top of page
  • Writer's pictureStack Up

total war warhammer pc review

total war, warhammer, games workshop, creative assembly, review, preview, build, press, early, chaos warriors, vampire lords,

It has been a long time since I lost full weekends to Total War: Rome on the PC, so to get an advance copy of Total War: Warhammer was a pleasant trip down memory lane”¦and a great damn game to boot.

For those of you not familiar with the Total War series, created by Creative Assembly, the games are built around high-concept city building and politics mixed with real time land battles of massive medieval armies. If you’ve ever played the Civilization series, imagine that game if every time you wanted to fight an opponent, you would zoom down to the tactical level to control individual platoons of swordsmen and concern yourself with keeping your flanks secure and your archers behind your defenses to rain death upon your enemies.

The Total War series is certainly not for everyone. The game is dense in concepts and controls; a true European board gamer’s delight, mired in complex rules and having a deep love affair with numbers and stats. However, past Total War games have been historically themed, whether the much beloved Total War: Shogun to the not-so-much loved Total War: Attila, this is the first time the series has dabbled in the arcane and fantastical with the crossover with Games Workshops’ franchise, Total War: Warhammer, and it’s a lot more seamless than I imagined it would be.

total war, warhammer, games workshop, creative assembly, review, preview, build, press, early, chaos warriors, vampire lords,

When I heard about the addition of Warhammer to my indepth and more importantly realistic strategy simulator, I immediately grimaced imagining gryphons and dragons zooming around the battlefield with Vampire Lords flinging fireballs and wrecking my beautifully aligned rank and file. But this was not the case: while fantasy troops like trolls and zombies do live in the game, they are not as invasive and game breaking as I’d thought. This is going to sound like a negative, but Total War: Warhammer feels more like a reskinning of a lot of the usual assets in a Total War game. Sure, the Chaos Warriors (which are a downloadable add-on, mind you), have Dragon Ogres and Chaos Spawn at their disposal, but again, they are balanced nicely as to not interrupt the usual Total War power triangle of Ranged beats Infantry beats Cavalry beats Ranged.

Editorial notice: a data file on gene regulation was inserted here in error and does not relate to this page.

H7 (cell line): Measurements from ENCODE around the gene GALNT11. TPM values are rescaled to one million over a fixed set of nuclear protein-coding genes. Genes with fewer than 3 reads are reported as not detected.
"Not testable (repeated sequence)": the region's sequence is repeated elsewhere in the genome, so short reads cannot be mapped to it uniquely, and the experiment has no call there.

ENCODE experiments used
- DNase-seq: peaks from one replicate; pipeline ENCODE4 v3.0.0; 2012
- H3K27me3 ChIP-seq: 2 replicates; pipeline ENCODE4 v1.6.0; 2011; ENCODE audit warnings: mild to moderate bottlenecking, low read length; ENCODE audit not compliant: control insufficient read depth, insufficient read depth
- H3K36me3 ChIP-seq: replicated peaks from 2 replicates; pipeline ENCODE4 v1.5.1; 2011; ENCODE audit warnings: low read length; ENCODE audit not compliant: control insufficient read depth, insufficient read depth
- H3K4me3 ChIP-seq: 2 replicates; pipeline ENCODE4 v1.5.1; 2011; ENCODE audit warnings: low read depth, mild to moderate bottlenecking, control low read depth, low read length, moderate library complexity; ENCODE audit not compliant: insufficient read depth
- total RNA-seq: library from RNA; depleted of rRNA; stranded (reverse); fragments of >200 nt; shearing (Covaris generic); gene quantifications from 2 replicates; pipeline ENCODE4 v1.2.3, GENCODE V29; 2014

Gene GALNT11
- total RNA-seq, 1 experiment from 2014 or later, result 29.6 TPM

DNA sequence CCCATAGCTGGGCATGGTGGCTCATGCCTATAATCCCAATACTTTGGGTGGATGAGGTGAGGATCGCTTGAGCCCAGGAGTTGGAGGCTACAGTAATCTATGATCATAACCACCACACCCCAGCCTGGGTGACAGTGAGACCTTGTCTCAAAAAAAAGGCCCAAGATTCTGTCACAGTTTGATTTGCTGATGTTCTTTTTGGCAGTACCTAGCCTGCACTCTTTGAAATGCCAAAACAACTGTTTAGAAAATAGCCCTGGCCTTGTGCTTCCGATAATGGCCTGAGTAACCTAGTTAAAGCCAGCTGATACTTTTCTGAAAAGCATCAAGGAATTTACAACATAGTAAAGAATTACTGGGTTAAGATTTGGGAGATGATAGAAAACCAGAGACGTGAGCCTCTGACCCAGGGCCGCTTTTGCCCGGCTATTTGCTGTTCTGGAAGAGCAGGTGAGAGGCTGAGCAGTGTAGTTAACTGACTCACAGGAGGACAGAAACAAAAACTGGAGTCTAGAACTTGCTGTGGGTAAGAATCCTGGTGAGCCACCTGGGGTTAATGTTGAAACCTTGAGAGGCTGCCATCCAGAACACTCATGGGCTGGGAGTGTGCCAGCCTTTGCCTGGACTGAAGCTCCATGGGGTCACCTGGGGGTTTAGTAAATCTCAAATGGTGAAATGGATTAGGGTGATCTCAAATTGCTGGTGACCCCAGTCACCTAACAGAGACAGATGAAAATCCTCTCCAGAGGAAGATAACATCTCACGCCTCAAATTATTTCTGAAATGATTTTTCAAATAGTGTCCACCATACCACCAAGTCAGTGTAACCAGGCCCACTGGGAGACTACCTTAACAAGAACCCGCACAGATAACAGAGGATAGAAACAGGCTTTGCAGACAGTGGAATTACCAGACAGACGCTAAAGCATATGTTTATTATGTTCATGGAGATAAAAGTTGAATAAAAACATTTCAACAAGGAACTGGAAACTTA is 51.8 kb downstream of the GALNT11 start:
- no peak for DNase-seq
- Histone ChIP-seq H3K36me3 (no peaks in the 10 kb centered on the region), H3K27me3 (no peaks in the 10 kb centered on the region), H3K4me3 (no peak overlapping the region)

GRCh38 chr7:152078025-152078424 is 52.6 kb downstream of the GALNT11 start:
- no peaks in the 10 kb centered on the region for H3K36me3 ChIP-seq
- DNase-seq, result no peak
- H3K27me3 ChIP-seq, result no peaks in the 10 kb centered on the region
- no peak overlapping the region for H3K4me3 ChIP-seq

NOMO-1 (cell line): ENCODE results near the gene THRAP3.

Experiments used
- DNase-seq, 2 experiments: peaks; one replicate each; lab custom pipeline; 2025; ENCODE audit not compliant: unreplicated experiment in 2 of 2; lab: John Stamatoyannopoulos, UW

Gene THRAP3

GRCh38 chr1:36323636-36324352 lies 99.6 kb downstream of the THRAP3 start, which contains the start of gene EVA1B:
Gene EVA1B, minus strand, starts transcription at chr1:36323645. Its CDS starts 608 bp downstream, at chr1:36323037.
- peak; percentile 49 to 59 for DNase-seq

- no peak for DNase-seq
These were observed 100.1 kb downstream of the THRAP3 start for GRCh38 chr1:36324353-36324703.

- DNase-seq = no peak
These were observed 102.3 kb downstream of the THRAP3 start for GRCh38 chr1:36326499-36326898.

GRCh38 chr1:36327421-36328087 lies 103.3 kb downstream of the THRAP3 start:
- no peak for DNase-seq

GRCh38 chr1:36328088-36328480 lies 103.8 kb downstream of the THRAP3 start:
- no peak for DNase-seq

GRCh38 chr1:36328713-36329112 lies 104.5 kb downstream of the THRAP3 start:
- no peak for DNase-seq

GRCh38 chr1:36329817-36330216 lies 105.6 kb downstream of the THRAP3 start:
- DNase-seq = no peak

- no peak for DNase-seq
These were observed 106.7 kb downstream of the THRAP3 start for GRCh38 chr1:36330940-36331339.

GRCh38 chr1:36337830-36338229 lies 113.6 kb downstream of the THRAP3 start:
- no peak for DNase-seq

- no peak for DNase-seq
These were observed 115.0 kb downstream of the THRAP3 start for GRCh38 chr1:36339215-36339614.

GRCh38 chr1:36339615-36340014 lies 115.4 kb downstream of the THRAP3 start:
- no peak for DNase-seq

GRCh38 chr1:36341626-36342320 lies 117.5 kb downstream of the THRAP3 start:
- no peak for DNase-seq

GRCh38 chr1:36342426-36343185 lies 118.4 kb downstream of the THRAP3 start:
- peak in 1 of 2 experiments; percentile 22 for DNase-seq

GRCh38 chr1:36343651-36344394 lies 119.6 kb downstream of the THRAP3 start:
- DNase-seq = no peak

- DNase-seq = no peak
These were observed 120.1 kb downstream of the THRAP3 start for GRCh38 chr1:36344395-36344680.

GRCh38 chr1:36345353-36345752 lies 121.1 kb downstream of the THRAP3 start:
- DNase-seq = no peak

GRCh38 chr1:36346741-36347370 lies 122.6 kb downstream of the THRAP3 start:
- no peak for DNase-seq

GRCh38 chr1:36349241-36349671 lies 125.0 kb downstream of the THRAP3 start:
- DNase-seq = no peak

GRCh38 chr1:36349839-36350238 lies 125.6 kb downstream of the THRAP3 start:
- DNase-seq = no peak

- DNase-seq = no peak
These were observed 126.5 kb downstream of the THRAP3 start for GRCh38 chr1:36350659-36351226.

total war, warhammer, games workshop, creative assembly, review, preview, build, press, early, chaos warriors, vampire lords,

What is a smidge game breaking for Total War: Warhammer is the use of spellcasting on the battlefield. Having played starting as the non-spell casting (to start) dull Humans through the Empire and then switching over to the Vampire Lords and Chaos Warriors, magic in the game is seemingly a too powerful mechanic. Want to win your first dozen battles in the game? Simply find the enemy general, cast your most destructive spell at them, kill their leader, then chase the rest of the demoralized army off the field. Having played almost 20 hours of Total War: Warhammer and playing on normal difficulty, I haven’t run into a single enemy force that has used magic against me as effectively as I have against them.

total war, warhammer, games workshop, creative assembly, review, preview, build, press, early, chaos warriors, vampire lords,

I bring up difficulty as it is important to mention: Total War: Warhammer pulls zero punches. The computer run forces may not be the smartest and it is fairly easy to use that human brain of yours to decimate a larger force with superior tactics, the computer is more than happy to suddenly run an enemy force from off the map you didn’t know existed until they’re surrounding your encampment or capital. All three campaigns I ran with all ended in me having a wonderful time mopping up the computer until Lord Billy Badass, who I was unaware of his existence on the map, suddenly pulled up from beyond the fog of war outnumbering me three or four to one.

The different factions I played in Total War: Warhammer all felt extremely diverse as well; while the Empire provided no real mystery with its usual horsemen, archers and basic politics, the Vampire Lords and their necromatic army have no ranged units at all, but have the ability to raise their army from the dead anywhere they are at. The Chaos Warriors are a nomadic clan of zealots who can capture no territory and they roll around just sacking and razing towns, having to take advantage of an “encampment” mechanic to recruit and build their infrastructure. Each game of Total War: Warhammer I started felt very different from the last, which made me ask two questions of myself: A) do I have another 15-20 hours to find out what playing the Orks and Dwarves are like and B) where in the heck are the Skaven forces (Warhammer world rat people whose playstyle is to overrun with massive numbers”¦you know, like rats)? Must be downloadable content further down the road.

Overall, Total War: Warhammer does an amazing job of balancing the fantastic while still feeling like a Total War game. The fantasy aspect, while coating everything with fairy dust, is simply a dash of flavor on the basic mechanics that Total War fans have become accustomed to over the last decade. But Total War: Warhammer is a refreshing way to come back into the series again after so many years; it’s one thing to try to figure out how to stop a Napoleonic cavalry charge with your spearmen, it’s something entirely different to use a militia made of zombies hold themselves together against charging goblin wolf chariots. If you’ve ever enjoyed any of the Total War games before, you owe it to yourself to get Total War: Warhammer.

4 views0 comments

Recent Posts

See All


bottom of page